# Re: reasoning under computational limitations

Wei Dai (weidai@eskimo.com)
Mon, 5 Apr 1999 16:46:14 -0700

On Mon, Apr 05, 1999 at 07:36:35PM +0000, Nick Bostrom wrote:
> What are these grounds? (You referred to "various paradoxes"--which
> ones do you have in mind?)

I can think of several paradoxes and they all relate to the fact that averages taken over the universe are not guaranteed to converge if the universe is infinite. Expectations are a kind of average, and they do not necessarily converge either. Here is an example. Suppose you are offered a bet where you can win or lose \$1. You are in an infinite universe with an infinite number of people in your situation and you can't tell which of them you are. Some of them are potential winners and some of them are potential losers. The (potential) winners and losers are distributed as follows: 1 winner, followed by 2 losers, followed by 4 winners, followed by 8 losers, and so on. The paradox is that if you try to compute an expected payoff for the bet under the assumption that you are equally likely to be any of these people your computation won't converge.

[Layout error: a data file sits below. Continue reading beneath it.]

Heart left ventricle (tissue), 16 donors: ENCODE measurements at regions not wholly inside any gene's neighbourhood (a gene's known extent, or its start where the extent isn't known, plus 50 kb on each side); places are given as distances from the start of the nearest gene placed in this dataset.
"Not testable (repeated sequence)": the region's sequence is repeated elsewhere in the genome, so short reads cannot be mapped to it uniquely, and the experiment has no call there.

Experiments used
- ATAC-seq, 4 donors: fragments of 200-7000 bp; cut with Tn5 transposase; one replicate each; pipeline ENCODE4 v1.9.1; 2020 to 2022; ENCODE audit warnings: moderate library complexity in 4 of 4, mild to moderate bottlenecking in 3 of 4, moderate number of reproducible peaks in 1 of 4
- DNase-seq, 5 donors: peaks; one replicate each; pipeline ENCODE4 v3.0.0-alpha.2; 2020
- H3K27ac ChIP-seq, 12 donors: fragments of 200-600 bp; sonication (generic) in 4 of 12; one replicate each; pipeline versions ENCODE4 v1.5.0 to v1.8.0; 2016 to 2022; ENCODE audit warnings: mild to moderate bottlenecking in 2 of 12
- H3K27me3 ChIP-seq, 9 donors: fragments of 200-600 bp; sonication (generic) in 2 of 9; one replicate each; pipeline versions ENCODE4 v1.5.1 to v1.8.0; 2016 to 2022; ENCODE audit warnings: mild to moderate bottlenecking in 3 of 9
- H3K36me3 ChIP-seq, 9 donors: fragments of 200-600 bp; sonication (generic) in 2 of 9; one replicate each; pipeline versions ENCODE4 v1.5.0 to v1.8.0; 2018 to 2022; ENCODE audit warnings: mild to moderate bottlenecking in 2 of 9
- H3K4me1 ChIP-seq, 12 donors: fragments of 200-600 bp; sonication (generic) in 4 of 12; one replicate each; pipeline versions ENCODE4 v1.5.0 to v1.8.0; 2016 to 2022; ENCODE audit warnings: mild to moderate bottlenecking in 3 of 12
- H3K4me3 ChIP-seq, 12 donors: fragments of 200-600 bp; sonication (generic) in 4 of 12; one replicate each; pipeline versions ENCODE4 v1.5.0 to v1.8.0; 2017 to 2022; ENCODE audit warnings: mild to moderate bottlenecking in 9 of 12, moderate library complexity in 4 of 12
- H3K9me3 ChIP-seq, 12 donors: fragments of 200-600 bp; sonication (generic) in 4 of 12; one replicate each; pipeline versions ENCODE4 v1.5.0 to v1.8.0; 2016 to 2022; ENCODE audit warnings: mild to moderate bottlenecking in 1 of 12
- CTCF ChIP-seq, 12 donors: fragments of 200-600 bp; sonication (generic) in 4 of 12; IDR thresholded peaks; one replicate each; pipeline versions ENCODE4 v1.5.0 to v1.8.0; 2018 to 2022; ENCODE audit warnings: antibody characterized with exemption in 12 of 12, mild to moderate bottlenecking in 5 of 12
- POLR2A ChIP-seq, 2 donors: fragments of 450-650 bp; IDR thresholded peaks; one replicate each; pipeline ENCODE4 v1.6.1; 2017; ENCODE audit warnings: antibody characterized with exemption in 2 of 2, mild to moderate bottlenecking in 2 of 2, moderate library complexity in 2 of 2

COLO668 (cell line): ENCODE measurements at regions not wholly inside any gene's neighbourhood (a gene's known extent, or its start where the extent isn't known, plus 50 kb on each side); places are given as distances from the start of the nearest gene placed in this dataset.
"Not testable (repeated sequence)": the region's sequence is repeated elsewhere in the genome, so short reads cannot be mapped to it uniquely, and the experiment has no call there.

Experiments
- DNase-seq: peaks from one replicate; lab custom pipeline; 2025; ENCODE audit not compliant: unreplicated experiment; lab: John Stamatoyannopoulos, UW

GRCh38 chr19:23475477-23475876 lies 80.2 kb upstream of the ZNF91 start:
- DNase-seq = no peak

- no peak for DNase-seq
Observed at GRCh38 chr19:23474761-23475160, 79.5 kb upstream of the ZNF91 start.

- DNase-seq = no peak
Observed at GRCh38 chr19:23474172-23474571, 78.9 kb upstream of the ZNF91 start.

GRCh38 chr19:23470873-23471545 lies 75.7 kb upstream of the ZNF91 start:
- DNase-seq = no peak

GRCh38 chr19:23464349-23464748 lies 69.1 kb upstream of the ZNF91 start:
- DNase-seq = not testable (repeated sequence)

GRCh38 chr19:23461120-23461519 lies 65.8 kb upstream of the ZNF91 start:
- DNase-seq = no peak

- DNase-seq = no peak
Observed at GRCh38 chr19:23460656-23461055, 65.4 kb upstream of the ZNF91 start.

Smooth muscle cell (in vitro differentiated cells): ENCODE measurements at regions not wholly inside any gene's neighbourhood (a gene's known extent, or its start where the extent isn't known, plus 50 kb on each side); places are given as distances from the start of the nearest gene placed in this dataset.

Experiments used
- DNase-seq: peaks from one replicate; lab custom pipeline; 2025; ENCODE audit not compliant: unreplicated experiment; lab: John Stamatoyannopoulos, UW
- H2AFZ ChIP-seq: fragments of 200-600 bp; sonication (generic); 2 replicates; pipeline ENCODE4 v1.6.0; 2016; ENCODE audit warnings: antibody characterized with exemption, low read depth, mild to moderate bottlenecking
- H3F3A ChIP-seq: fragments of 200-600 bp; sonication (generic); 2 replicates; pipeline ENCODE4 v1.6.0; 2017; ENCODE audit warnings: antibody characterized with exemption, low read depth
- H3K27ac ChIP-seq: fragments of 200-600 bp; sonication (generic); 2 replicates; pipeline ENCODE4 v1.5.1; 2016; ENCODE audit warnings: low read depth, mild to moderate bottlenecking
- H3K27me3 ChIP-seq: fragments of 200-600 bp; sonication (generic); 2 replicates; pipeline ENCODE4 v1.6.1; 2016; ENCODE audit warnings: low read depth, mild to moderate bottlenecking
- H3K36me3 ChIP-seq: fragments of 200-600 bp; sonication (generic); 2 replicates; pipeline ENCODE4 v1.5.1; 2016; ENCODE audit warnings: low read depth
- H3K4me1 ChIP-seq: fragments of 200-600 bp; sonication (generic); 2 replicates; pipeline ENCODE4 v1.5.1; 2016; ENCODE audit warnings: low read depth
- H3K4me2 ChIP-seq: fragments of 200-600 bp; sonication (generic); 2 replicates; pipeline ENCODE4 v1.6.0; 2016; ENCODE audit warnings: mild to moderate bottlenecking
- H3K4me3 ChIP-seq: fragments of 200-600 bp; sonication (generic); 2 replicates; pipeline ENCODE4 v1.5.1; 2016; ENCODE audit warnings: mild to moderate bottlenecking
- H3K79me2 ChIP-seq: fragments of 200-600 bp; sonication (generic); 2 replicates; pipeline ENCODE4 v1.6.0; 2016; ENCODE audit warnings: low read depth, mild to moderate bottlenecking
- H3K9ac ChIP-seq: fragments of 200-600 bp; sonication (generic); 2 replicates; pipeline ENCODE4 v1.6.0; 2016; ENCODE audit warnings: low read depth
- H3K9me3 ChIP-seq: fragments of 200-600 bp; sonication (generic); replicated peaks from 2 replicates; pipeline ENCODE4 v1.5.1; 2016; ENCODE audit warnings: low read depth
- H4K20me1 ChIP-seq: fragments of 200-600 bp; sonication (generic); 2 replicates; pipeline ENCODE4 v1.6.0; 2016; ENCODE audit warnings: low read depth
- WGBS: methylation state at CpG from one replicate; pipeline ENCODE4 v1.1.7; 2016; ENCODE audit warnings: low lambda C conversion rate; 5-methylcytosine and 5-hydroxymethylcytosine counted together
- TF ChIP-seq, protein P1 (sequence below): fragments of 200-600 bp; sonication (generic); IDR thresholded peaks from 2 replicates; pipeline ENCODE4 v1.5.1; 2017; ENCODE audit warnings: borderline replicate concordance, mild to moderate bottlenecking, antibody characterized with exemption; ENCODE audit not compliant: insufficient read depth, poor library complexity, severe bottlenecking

> The Big Bang is a singularity but not really a position.
> Immediately after the Big Bang, if the universe is open or flat, the
> universe was spatially infinite. So if you assign number 1 to the Big
> Bang, what spacetime point is number 2?